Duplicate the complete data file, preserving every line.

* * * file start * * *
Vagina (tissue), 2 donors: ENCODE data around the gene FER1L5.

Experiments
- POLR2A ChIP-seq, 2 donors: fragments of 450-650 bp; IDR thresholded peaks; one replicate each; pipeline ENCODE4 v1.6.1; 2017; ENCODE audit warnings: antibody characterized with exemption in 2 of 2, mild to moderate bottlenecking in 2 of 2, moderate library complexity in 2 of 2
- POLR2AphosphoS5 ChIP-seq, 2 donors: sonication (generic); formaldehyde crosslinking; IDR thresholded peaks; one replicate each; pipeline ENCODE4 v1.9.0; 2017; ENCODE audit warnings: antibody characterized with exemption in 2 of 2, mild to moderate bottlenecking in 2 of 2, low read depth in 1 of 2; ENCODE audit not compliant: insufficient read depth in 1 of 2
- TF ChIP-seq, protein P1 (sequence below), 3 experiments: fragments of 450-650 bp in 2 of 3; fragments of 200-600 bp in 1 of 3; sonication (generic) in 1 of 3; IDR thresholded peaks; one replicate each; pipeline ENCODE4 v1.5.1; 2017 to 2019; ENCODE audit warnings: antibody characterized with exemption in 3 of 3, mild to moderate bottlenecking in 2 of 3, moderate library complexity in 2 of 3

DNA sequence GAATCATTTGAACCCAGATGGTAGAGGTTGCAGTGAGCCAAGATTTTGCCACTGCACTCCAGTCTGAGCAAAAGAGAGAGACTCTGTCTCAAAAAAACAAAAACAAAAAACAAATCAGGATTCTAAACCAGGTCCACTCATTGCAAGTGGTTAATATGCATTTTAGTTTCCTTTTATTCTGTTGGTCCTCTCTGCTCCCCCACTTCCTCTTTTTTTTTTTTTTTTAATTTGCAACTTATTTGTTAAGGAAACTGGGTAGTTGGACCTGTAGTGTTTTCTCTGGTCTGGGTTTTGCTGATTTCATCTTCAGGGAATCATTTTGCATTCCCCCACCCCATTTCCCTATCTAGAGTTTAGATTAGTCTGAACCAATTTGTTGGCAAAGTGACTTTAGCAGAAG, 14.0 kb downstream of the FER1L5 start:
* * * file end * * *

Vagina (tissue), 2 donors: ENCODE data around the gene FER1L5.

Experiments
- POLR2A ChIP-seq, 2 donors: fragments of 450-650 bp; IDR thresholded peaks; one replicate each; pipeline ENCODE4 v1.6.1; 2017; ENCODE audit warnings: antibody characterized with exemption in 2 of 2, mild to moderate bottlenecking in 2 of 2, moderate library complexity in 2 of 2
- POLR2AphosphoS5 ChIP-seq, 2 donors: sonication (generic); formaldehyde crosslinking; IDR thresholded peaks; one replicate each; pipeline ENCODE4 v1.9.0; 2017; ENCODE audit warnings: antibody characterized with exemption in 2 of 2, mild to moderate bottlenecking in 2 of 2, low read depth in 1 of 2; ENCODE audit not compliant: insufficient read depth in 1 of 2
- TF ChIP-seq, protein P1 (sequence below), 3 experiments: fragments of 450-650 bp in 2 of 3; fragments of 200-600 bp in 1 of 3; sonication (generic) in 1 of 3; IDR thresholded peaks; one replicate each; pipeline ENCODE4 v1.5.1; 2017 to 2019; ENCODE audit warnings: antibody characterized with exemption in 3 of 3, mild to moderate bottlenecking in 2 of 3, moderate library complexity in 2 of 3

DNA sequence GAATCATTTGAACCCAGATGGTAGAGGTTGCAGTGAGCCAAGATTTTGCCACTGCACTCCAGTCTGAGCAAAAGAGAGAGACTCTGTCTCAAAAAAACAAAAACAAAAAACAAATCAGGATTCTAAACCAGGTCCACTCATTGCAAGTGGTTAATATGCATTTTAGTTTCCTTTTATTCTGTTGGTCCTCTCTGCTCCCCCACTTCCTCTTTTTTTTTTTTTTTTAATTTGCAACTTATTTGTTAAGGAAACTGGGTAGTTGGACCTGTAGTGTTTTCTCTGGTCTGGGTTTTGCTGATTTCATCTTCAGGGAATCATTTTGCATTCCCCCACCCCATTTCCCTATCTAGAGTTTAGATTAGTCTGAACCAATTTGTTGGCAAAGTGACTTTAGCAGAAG, 14.0 kb downstream of the FER1L5 start: